Bury St Edmunds had two parliamentary seats, held by Lord Alfred Hervey, Conservative, and J A Hardcastle, a Liberal, and a brewer from Essex, who lived at Nether Hall Estate at Pakenham.
Lord Alfred had managed to upset the local Conservatives because he had voted to abolish church rates, and often sided with the Whig party of Lord Palmerston. The local Tory party therefore put up Edward Greene, the Bury brewer, as their candidate. Despite the Herveys having had nearly 200 years representing the Borough, this time Lord Alfred lost. Hardcastle got 331 votes, Greene got 300, and Hervey got only 266.
Edward Greene MPblank Edward Greene was the third son of the founder of Greene's brewery in Westgate Street, Benjamin Greene. His eldest brother, Benjamin Buck Greene had made a great success of the family plantations in St Kitts, and gone on to be a wealthy London merchant, and a Governor of the Bank of England. His second brother John had done well as a Bury Attorney, JP, and twice Mayor of that town. Edward, perhaps the least academically promising third son, went into the brewery from age 13, and bought out his father, gaining full control of it in 1836.
In 1836 the brewery was probably seen as the least promising enterprise in the Greene family, but by 1865 Edward had built it up to a thriving and prosperous business. It became even more important to the family as the value of their sugar interests in St Kitts had declined.
He devoted himself to life in Suffolk and was by now extremely popular throughout the county. Hitherto he had professed no interest in politics. He had not joined the Council or even become a Guildhall Feoffee, although he had been asked often enough. The job of standing against Lord Alfred had been offered to his brother John, but in view of John's poor health, Edward was persuaded to have his say.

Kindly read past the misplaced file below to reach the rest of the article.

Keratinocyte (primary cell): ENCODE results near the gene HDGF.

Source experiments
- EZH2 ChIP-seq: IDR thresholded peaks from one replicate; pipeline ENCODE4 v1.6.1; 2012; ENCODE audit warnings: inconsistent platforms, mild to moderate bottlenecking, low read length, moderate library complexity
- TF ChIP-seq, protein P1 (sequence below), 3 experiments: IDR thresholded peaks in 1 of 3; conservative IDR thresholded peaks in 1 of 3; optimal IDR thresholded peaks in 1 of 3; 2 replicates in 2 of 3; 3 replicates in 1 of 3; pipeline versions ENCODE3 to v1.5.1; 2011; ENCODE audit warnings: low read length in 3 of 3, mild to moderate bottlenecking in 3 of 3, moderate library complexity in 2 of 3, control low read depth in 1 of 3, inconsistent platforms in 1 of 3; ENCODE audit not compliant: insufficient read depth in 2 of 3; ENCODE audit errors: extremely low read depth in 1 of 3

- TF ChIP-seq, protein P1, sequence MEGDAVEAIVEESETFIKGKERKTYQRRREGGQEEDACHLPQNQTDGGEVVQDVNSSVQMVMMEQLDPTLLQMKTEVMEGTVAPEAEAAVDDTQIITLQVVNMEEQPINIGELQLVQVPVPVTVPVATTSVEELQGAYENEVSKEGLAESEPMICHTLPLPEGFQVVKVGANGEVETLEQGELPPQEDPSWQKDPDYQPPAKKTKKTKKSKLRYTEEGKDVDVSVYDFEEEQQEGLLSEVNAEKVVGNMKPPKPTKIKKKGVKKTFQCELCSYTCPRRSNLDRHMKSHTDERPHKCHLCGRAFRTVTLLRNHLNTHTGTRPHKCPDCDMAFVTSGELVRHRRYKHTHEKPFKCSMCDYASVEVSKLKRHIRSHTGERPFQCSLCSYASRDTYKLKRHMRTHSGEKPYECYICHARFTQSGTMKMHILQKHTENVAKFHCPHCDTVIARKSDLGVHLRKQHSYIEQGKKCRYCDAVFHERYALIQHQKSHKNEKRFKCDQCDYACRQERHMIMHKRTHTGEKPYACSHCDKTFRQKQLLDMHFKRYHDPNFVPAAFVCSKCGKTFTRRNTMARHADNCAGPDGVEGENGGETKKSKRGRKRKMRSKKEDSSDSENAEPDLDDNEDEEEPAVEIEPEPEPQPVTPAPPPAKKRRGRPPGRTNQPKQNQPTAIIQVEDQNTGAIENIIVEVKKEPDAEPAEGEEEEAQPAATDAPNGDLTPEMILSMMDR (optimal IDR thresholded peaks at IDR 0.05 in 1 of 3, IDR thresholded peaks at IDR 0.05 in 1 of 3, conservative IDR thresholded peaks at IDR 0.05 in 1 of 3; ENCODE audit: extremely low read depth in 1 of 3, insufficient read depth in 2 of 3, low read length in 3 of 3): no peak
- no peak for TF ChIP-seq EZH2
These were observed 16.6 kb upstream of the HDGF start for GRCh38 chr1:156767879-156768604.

Westgate House, home of Edward Greeneblank In 1862 Edward Greene had taken his son Walter Greene into partnership. Unlike Edward, who was educated at Bury School, Walter had been sent to Rugby under Dr Arnold. In 1864 Walter got married, and moved into the Greene home at 6 Westgate Street. Edward now bought Westgate House. One of the factors to persuade Edward to now put up for Parliament may have been his hope that Walter could take on some additional management duties at the Brewery.
One of Edward's platforms was a crusade to improve the housing conditions of the working classes. He even advocated a law to make it a requirement that any new housing should include at least three bedrooms. His straightforward homely approach contrasted with the lofty aloofness of Lord Alfred Hervey, and the Tory voters were split between Greene's Progressive Conservative ticket and Hervey's traditional aristocratic approach. Edward Greene would be returned to Parliament representing Bury St Edmunds until he chose not to stand again in the 1885 election.